Chart reflects price changes, not total return. Because it does not include dividends or splits, it should not be used to benchmark performance of specific investments.
The Month In Review
- Employment: The labor sector has remained relatively strong as nonfarm payrolls increased by 292,000 in December, while the unemployment rate held steady at 5.0%. According to the Bureau of Labor Statistics, the number of unemployed persons is 7.9 million, while the labor force participation rate for December is 62.6% (+0.1% compared to November) and the percentage of the total U.S. working-age population (age 16+) that is employed is 59.5%. The average hourly earnings for all private-sector employees fell by a cent to $25.24 in December. By the close of January, there were 2,268,000 continuing claims for unemployment insurance, as the insured unemployment rate hovered around 1.7%.
- FOMC/interest rates: Citing slowing economic growth since its last meeting, the Federal Open Market Committee voted to maintain interest rates at their current level. While noting positive economic trends in labor, household spending, and business fixed investment, inflation remains below the FOMC’s target rate of 2.0%, while net exports continue to be soft.
- Oil: Oil prices fell significantly during the early part of the month, dropping below $30 per barrel (WTI), likely influencing equities markets, which seemed to follow the downward trend. Nevertheless, despite a surplus of reserves, oil prices surged toward the end of January, closing the month at $33.74 per barrel. The national average retail regular gasoline price decreased for the fourth week in a row to $1.856 per gallon on January 25, 2016, $0.058 below the prior week’s price and $0.188 under a year ago.
- GDP/budget: A strong dollar and lower oil prices slowed growth in the fourth quarter of 2015 to 0.7% following 3.9% and 2.0% growth in the second and third quarters, respectively. Three months into the U.S. government’s fiscal year, the government’s deficit is on the rise, up 22% at $215.6 billion for the month, according to the U.S. Treasury report for December. Part of the increase is due to the timing of outlays, without which the deficit would be up about 5%. However, disbursements for Medicare and Social Security are up a combined 7.1% compared to this time last year.
- Inflation: With oil prices remaining low and the dollar strong, inflation remained below the Fed’s stated target rate of 2.0%. The Producer Price Index, which measures the prices companies receive for goods and services, fell 0.2% in December, dragged down by energy and food prices. Producer prices were down 1.0% from December 2014–the 11th straight year of decline from the prior year. The Consumer Price Index declined 0.1% in December. Over the last 12 months, the all items index increased only 0.7%. Retail sales also fell in December, down 0.1% from the prior month. For retailers, total sales increased only 2.1% for 2015, the smallest gain since 2009. The core personal consumption expenditures, relied upon by the Fed as an important indicator of inflationary trends, was down less than 0.1% in December.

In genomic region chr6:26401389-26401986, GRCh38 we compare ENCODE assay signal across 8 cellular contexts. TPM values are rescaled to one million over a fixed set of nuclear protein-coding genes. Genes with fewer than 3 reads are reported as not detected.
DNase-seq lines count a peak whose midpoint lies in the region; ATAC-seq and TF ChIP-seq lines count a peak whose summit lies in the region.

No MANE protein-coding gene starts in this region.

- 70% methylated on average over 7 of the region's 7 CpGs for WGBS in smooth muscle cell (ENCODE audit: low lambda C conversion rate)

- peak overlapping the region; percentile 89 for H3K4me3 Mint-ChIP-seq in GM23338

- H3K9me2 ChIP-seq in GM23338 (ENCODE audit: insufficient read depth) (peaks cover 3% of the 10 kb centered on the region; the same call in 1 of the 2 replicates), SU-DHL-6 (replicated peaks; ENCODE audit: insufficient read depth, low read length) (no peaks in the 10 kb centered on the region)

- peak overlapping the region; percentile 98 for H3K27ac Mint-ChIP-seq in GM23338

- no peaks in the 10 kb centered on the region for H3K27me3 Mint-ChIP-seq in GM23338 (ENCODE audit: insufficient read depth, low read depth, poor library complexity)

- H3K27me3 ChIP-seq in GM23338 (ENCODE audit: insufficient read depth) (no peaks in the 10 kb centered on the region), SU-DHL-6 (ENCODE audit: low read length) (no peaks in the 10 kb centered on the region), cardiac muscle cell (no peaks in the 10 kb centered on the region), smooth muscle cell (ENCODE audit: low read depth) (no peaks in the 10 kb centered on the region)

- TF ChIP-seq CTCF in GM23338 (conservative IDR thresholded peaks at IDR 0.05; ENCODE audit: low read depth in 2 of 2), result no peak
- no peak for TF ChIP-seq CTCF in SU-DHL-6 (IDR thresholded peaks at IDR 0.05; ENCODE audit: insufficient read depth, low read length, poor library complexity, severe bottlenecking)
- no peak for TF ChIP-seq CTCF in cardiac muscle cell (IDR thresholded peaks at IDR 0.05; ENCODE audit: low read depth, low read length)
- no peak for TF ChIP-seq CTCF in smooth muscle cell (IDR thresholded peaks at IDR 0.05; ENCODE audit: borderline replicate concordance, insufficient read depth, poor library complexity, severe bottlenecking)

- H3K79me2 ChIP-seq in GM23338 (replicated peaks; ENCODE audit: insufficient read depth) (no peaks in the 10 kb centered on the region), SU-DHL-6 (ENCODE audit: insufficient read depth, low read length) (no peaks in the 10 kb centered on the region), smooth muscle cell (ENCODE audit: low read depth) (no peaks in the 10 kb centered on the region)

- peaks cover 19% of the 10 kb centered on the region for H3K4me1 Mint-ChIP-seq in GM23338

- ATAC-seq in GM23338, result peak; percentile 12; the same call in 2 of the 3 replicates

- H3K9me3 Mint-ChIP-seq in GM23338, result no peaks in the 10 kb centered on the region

- Housing: The housing market has been relatively strong for much of 2015. The latest figures from the National Association of Realtors® show that sales of existing homes rebounded in December by 5.46 million–an increase of 700,000 over November, making 2015 the best year of existing home sales since 2006. The median price for existing homes in December was $224,100–7.6% over December 2014, marking the 46th consecutive month of year-over-year gains. The number of new home sales in December increased 10.8% compared to the number of sales in November. The median sales price of new houses sold in December 2015 was $288,900, while the average sales price was $346,400, compared to $297,000 and $364,200, respectively, in November. Housing starts, on the other hand, fell back a bit in December, coming in at an annualized rate of 1.149 million–2.5% below November’s figure.
- Manufacturing: Manufacturing and industrial production continue to be relatively weak sectors in the economy. The Federal Reserve’s monthly index of industrial production declined 0.4% in December, due in part to drop-offs in utilities and mining. Business inventories fell 0.2% in November from October and sales dropped 0.2% during the same period. In addition, the latest report from the Census Bureau shows orders for all durable goods decreased $12.0 billion, or 5.1%, in December compared to November. Not surprisingly, inventories are up 0.5%, commensurate with decreased demand.